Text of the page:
If you notice a particularly horrid odor around your home or office, that’s your plant’s roots dying. By the time your calathea begins wilting, curling its leaves, or turning brown or yellow at the leaf tips, your plant is in bad shape. 

I do have some good news! You might be able to save your overwatered calathea, the keyword being “might”.

8 Steps to Save an Overwatered or Underwatered Calathea

Step 1: Your calathea can’t stay in its waterlogged home anymore, so the first thing you should do is take this opportunity to repot your calathea into a slightly larger pot. Doing this will eliminate having to repot your calathea again any time soon and that will reduce it’s stress in the long run.

Step 2: Holding your calathea by its base, pull it from the pot. Never grab your plant by its leaves, as it’s going through enough trauma right now. When a plant is already struggling, one firm tug on the leaves could cause them to come right out.

Step 3: Carefully lay your calathea on your work surface. Look at its roots. With clean pruning shears, remove all the black or brown roots until all that’s left are the white, healthy roots. 

Step 4: Clear as much soil from around your calathea as you can. This is all soaked and shouldn’t be transferred to your plant’s new home.

Step 5: You want the plant to focus its energy on regrowing its roots, not maintaining its foliage. Thus, it doesn’t hurt to trim the foliage.

Please make sure that you disinfect your pruning shears between cutting the roots and trimming the leaves.

You can disinfect by combining water (nine parts) and bleach (one part) in a shallow container and then putting the pruning shears in the bath. Let them sit for 30 to 60 minutes. Try to avoid getting the handles of the shears in the bleach bath, as discoloration can occur. Rinse away any bleach residue when you’re done and let them air-dry.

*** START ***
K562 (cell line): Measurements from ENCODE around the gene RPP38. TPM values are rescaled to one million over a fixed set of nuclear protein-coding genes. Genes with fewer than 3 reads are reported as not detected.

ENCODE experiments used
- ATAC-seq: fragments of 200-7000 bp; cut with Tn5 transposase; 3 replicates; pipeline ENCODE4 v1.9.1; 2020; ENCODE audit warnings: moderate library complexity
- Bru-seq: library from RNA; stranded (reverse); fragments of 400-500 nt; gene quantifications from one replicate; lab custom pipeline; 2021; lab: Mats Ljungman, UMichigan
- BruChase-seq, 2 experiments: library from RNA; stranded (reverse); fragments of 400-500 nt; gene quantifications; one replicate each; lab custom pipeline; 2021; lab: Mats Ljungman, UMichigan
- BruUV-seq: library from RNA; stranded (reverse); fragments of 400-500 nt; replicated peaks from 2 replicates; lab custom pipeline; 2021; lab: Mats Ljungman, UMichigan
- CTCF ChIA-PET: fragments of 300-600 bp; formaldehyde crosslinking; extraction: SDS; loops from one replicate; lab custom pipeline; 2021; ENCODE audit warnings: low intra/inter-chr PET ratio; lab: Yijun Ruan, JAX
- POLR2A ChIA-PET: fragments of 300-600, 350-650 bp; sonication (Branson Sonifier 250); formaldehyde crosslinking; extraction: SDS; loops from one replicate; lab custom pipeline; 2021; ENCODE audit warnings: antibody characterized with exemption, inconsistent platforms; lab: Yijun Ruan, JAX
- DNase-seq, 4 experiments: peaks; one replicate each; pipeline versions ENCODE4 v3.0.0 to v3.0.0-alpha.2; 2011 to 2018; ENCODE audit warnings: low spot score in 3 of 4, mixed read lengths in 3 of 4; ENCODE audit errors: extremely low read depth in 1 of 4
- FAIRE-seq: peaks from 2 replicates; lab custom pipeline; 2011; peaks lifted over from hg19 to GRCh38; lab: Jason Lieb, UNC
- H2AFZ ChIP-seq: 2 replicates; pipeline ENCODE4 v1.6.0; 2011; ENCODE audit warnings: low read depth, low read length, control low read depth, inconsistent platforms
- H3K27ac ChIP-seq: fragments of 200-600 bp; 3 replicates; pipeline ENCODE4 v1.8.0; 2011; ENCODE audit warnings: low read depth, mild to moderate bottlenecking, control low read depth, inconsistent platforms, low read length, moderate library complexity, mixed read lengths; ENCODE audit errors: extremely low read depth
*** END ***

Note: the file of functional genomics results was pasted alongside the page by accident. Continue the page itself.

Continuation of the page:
Step 6: Prepare your calathea’s new pot. This houseplant does well in a mix that’s mostly potting soil (at least 50 percent), then some perlite (around 10 percent), charcoal (up to 20 percent), and orchid bark (also around 20 percent).

This mix is aerated but also maintains soil moisture, which is what the calathea needs. Keep in mind that there’s a difference between soaking wet soil and moist soil.

Make sure your calathea’s new pot has drainage holes.

The pot needs at least one hole in the bottom of the pot at least the size of a nickel or quarter. If not, two or more smaller holes in the bottom of the container should be fine too. JUst make sure that enough water can travel through the holes in the bottom to prevent waterlogging the plant in the future. . 

Step 7: Put your calathea in its new pot. Water the soil since it will be completely dry, letting it moisten. 

Step 8: Keep a watchful eye on your calathea. If you continue to provide the conditions necessary to its health, then within a couple of months, the roots should have regrown to a healthy degree. Then your plant can focus on regrowing its leaves. Until then, if your calathea looks a little barren, try to be patient. Your plant has been through a lot. 

The above measures are not guaranteed to work, I just want to reiterate that. If your calathea’s roots were mostly black with very few healthy roots remaining, then it might be too late to do anything for it.

That said, I always mention on this blog that it’s worth trying to save your plant. At least then, you know that you gave it all you could. 

How often should you water your calathea after repotting it?

Do the soil test with your pointer finger. Take a clean finger and put it a few inches deep into the soil. You should water your calathea when the top inch and a half of its soil feels dry. 

Provide Humidity